Amazing post about credit card churning and travel hacking. I was extremely fortunate to have Holly write an amazing post about the rules you need to follow when churning credit cards:

February 20 2014 at 4:37 PM Report abuse rate up rate down Reply

Cheap trips with credit cards at 29.99%? Are you nuts?

February 16 2014 at 9:50 AM Report abuse rate up rate down Reply
2 replies to AMERICASMUSEUM's comment

Are you stupid? You don't pay any interest if you pay your balance in full every month.

February 16 2014 at 10:44 AM Report abuse +1 rate up rate down Reply

That's only if you don't lay your bill,,,,at th end of your statement closing cycle you have about 20 to 23 days to pay your statement in full and you accrue ZERO interest.

Personally I pay my card many times thru out the month online so in the end the balance is virtually bill even though I may have charged thousands during the month....from electric billls to cable bills to groceries...all stuff I would normally pay cash for or write a's a no least I get a reward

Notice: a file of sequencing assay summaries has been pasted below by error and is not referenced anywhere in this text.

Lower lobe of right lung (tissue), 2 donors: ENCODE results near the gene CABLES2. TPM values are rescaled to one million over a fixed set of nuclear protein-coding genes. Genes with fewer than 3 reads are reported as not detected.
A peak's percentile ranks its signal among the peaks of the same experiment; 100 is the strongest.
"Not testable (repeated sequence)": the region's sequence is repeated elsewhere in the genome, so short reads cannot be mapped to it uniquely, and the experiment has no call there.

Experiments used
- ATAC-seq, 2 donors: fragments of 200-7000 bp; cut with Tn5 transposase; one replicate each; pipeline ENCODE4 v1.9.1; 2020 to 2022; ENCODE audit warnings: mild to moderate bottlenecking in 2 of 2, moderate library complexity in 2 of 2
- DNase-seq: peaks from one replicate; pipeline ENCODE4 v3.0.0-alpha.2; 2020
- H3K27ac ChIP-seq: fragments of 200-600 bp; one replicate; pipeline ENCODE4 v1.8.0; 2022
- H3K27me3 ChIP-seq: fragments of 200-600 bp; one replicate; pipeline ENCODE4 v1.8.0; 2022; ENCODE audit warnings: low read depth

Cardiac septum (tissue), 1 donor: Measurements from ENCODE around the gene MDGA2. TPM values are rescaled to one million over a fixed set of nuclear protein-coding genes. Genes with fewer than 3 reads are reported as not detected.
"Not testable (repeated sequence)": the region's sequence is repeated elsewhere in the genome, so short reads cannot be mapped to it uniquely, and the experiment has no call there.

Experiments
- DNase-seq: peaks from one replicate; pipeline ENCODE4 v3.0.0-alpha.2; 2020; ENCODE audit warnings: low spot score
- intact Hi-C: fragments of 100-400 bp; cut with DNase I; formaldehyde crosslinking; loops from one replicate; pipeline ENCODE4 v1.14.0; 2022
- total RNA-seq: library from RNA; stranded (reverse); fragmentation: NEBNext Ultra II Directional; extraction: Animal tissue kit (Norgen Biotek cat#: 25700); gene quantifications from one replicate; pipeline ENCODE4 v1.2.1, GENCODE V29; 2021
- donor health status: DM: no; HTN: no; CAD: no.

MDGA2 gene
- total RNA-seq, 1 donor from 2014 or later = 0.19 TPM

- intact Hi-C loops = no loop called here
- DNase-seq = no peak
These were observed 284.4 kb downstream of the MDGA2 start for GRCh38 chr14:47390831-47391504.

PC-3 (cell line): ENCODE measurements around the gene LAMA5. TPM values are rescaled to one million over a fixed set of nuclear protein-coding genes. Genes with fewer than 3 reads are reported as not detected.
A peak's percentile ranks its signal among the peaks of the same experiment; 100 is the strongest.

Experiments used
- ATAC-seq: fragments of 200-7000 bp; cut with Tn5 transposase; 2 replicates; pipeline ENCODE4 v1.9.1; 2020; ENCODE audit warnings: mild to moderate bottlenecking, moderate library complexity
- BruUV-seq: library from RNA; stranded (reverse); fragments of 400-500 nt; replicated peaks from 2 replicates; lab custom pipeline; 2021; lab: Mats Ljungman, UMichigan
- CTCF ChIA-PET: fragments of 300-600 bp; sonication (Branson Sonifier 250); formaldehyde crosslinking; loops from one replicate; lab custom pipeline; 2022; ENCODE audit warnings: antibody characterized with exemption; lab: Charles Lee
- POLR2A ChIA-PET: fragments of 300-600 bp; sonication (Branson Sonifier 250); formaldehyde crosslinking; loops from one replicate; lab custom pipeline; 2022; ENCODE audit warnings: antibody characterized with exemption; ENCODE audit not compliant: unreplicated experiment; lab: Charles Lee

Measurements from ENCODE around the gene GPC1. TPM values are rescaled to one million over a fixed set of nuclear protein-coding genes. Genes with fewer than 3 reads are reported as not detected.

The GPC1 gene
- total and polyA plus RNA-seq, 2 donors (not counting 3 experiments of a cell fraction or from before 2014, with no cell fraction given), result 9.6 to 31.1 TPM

February 16 2014 at 12:34 PM Report abuse rate up rate down Reply

My parents explained to me that credit cards were a 28-day, interest-free loan, that had to be paid in full. That's pretty much how I've used credit cards.

Now, the beauty of a rewards card is using it, when you migh otherwise write a check. When my furnance needed to be replaced unexpectedly, I could have written a check. But, I used a credit card.

Voila, a lot of points towards a future cruise.

By the same token, I put a lot of charges on a GM card, when it would be just as easy to use cash or a debit card. But, I've saved an average of $2000 on each of the past 4 GM cars that my wife and I have purchased.